Piaget also emphasizes diversity, plurality, equality, and freedom. In his theory of intellectual and moral development, Piaget argues that children and adolescents can best develop a capacity to understand the ideas and feelings of others -- what he calls "perspective taking" -- and to move to a more advanced stage of moral reasoning when they interact with diverse peers who are also equals. Both diversity and equality in the relationship are necessary for intellectual and moral development. In a homogeneous environment, in which young people are not forced to confront the relativity or limitations of their points of view, they are likely to conform to a single perspective defined by an authority. Without being obliged to discuss and argue with others on an equal basis, they are not likely to do the cognitive and emotional work that is required to understand how other people think and feel. Piaget contends that children do not grow in perspective-taking skills in their relationships with parents, because they are apt to accept rather than debate what parents say. With peers, they debate and actively confront multiple points of view. They also have to deal with the strong emotions that such controversy engenders. It is these cognitive and emotional processes that promote the advanced morality that is so needed to make a pluralistic democracy work.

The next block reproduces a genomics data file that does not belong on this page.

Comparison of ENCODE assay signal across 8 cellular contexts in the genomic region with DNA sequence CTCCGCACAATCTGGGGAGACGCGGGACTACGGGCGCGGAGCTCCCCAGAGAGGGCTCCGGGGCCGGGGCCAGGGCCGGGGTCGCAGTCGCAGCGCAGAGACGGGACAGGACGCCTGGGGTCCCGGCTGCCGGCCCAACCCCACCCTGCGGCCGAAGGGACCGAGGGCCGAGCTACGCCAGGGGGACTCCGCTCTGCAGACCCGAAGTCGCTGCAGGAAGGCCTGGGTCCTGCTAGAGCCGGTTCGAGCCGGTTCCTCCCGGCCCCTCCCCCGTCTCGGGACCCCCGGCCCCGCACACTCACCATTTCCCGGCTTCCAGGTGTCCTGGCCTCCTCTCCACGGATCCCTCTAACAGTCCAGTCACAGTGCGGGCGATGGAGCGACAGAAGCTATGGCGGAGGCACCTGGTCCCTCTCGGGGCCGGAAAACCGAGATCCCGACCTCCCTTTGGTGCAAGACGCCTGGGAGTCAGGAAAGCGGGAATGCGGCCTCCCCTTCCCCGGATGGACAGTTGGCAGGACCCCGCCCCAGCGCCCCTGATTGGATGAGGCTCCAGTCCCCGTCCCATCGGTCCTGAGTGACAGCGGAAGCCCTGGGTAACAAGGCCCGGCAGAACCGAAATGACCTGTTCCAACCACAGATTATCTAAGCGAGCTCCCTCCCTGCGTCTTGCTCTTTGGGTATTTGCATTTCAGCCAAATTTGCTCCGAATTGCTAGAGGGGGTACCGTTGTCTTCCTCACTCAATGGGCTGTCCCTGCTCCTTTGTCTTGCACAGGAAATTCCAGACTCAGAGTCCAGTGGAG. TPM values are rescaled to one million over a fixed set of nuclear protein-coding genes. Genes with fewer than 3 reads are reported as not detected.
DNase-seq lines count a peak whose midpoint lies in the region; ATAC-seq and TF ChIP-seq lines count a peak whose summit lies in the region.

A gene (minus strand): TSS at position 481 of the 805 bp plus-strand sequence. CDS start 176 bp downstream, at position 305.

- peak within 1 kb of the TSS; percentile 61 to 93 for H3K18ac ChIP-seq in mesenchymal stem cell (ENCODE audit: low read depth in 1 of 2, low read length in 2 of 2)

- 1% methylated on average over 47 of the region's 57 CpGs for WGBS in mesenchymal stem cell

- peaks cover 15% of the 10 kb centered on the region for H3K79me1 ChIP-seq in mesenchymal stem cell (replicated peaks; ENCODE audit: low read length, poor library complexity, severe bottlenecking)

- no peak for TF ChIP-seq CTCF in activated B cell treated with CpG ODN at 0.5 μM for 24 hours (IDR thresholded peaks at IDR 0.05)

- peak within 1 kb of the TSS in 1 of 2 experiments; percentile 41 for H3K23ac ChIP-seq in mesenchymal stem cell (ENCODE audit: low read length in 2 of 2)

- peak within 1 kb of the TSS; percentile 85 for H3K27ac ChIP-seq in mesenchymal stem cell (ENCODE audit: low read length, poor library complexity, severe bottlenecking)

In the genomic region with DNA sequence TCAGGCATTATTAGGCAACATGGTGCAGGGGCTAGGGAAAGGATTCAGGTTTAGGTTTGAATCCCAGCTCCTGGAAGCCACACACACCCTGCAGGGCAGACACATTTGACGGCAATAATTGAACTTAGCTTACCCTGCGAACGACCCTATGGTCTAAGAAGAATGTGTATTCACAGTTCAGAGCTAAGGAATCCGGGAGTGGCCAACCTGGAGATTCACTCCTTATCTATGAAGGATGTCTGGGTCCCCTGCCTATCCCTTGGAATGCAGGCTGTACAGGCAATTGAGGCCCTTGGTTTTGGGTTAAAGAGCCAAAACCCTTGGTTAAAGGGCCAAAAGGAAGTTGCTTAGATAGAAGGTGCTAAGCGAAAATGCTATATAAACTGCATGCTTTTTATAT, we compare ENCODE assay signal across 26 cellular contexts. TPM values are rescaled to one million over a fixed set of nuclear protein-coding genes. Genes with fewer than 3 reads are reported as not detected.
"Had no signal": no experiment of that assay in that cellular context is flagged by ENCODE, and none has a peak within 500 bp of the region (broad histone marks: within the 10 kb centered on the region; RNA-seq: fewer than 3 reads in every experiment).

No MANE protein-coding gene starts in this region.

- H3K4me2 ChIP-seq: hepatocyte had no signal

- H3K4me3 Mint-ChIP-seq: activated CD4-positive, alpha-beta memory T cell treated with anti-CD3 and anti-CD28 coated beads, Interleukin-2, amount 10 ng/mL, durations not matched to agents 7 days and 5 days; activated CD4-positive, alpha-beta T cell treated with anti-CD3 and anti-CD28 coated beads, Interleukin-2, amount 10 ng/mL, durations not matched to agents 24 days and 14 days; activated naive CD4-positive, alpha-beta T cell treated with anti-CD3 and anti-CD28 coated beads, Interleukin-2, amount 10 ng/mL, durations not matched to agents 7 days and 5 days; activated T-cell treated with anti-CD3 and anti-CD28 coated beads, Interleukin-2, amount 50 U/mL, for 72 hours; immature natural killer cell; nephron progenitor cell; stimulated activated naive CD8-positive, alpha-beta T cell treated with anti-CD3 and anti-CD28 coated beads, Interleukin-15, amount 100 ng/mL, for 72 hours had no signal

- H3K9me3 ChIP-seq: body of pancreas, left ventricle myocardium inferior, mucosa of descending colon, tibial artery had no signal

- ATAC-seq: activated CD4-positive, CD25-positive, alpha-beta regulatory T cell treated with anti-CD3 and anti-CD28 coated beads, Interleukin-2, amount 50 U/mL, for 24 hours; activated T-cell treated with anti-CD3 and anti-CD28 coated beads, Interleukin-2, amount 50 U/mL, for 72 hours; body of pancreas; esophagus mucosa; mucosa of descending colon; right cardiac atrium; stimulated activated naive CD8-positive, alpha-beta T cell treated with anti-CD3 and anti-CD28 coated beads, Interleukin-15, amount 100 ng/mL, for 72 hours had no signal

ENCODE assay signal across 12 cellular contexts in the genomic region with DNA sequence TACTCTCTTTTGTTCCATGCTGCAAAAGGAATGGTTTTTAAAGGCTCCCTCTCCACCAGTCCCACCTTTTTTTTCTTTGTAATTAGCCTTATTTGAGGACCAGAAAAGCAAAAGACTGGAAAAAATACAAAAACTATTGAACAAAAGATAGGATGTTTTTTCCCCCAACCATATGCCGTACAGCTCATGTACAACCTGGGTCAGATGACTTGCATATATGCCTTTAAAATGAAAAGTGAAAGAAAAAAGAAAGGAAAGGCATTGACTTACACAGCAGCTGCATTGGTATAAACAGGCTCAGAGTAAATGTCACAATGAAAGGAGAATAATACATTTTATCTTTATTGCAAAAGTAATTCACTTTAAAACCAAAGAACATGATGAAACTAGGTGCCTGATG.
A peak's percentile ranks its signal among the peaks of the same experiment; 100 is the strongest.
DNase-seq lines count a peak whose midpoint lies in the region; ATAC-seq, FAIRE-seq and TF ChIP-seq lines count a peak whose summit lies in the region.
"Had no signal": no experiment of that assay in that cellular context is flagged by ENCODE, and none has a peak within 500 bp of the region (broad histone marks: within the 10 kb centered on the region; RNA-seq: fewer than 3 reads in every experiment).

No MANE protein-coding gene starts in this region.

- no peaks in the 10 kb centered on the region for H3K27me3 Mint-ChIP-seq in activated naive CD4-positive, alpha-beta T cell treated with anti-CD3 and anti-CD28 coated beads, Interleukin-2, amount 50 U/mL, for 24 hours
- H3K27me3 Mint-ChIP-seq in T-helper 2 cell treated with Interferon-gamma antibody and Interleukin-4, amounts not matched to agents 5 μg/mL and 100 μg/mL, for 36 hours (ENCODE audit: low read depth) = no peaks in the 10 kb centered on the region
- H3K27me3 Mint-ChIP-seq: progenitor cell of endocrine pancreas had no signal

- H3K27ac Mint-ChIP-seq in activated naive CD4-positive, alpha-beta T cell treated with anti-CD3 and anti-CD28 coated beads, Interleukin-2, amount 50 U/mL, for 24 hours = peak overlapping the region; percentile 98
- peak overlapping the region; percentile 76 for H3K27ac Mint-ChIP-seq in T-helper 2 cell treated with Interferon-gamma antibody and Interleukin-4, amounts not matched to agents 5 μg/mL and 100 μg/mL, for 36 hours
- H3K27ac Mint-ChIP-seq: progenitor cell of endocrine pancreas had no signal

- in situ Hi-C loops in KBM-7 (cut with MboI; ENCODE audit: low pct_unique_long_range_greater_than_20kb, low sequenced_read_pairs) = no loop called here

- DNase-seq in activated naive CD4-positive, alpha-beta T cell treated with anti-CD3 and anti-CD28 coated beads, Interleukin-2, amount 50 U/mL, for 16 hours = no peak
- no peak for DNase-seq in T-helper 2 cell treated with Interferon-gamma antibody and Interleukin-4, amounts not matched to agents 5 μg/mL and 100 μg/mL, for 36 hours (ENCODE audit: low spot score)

Several dimensions of development of the capacity for democracy can be discerned from these theories. The conditions deemed important include:
  • the presence of diverse others;
  • equality among peers;
  • and discussion under rules of civil discourse.

These conditions are thought to produce perspective taking, mutuality and reciprocality, acceptance of conflict as a normal part of life, acceptance of difference and capacity to perceive commonality amidst the differences, interest in the wider social world, and citizen participation. Using these dimensions, I have empirically tested effects of diversity in a higher education setting on the capacity for democracy. All of these analyses confirm a positive relationship between racial diversity experiences during college and the capacity for participation in a pluralistic democracy.